Accidentals in percussion (timbales) notation?

I had a thought to re-create the timbales notation used in a method book by Victor Rendon.

As shown in the attached image, it uses a sharp sign for the muted sound of the low timbale and a natural sign to cancel it and return to un-muted sound.

Am I correct that accidentals aren’t allowed in Dorico’s percussion notation? If it is allowed, how do I do it?

Rendon’s books have been around for almost 30 years, so I though this might be standard.

But then I found that the late Chuck Silverman, in a book he co-wrote with Cuban timbales master Changuito, used a very different key with no accidentals (see 2d image). This is probably the better way to do it.

Either way, unless I missed something, Dorico’s default timbales notation does not capture the full range of timbales sounds/techniques used in Latin music.


That seems a little idiosyncratic, but I’m no timbales player. What happens when you have a muted low followed by an open low? Does it always follow the usual pitched rule that the sharp needs to be cancelled by an explicit natural?

Off the top of my head I guess you might be able to do something whereby you create two custom notehead sets that have accidentals attached to the left side of the notehead. I’m not entirely sure whether it would space correctly, and it might be a totally disastrous idea if you ever need these with upstems rather than downstems.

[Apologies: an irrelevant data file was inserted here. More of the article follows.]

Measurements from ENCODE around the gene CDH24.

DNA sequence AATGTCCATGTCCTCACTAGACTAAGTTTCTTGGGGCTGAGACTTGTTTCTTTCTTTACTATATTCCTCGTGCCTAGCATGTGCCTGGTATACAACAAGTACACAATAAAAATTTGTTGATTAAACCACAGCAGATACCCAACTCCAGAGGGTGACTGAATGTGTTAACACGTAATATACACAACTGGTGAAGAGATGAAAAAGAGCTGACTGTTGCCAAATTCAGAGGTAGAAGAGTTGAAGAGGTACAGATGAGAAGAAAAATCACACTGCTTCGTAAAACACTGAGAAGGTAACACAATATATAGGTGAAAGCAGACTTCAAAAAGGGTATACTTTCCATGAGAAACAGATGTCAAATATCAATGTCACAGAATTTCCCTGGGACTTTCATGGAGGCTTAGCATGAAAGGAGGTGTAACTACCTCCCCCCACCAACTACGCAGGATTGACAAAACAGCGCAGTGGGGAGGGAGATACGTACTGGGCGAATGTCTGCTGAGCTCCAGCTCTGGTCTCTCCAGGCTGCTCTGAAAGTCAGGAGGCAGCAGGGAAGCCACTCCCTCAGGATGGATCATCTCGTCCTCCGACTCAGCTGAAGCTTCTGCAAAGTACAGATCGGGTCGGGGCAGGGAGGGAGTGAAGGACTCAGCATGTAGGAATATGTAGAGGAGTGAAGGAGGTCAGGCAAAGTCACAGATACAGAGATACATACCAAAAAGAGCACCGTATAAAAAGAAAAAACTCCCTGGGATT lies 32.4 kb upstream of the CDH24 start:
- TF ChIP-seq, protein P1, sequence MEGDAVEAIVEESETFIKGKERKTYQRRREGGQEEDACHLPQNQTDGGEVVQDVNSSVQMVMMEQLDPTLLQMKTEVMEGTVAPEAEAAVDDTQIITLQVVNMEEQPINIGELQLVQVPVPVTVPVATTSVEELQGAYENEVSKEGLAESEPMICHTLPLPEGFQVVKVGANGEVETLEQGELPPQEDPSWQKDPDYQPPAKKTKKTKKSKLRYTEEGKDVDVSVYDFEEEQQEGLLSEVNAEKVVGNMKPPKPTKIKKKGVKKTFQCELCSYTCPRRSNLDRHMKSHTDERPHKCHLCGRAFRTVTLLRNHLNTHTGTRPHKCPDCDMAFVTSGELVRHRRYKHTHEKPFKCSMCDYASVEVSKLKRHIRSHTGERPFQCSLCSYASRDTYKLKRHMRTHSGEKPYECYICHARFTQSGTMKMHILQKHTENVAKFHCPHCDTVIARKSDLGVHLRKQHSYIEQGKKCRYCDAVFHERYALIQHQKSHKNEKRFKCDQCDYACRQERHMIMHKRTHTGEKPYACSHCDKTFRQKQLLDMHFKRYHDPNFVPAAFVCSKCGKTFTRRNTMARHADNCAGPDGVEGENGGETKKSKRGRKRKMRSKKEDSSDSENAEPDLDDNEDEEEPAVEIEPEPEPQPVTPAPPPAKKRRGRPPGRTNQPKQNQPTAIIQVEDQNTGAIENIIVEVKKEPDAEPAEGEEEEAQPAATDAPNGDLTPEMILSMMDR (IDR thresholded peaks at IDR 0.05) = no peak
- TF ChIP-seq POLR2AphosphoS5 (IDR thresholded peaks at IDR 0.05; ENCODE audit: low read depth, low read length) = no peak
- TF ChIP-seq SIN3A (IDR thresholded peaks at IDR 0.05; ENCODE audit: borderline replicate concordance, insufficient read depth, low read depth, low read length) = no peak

I edited the post to explain this right around the time you posted!

The natural sign cancels the muted sound and returns to the un-muted sound. The problem is that there’s already another way of notating that un-muted low drum: the same pitch with no accidental. That seems unnecessarily complicated when you could use a different notehead for the muted sound.

Thanks for the suggestion, but as you said, the Rendon notation is indeed idiosyncratic. I’ll go with the Silverman notation.

I’ve worked with some master timbaleros, but I’m 99.9% certain they’ve never dealt with notation in such detail - it would be superfluous at best, and possibly slow them down. When I make charts for them, they only need “time” and rhythm breaks; they know how to orchestrate their parts on the kit.

If I create a kit in Dorico, it’ll be for educational materials and/or arrangement mock-ups using a Latin percussion sample library with sufficient detail to reproduce all the different sounds.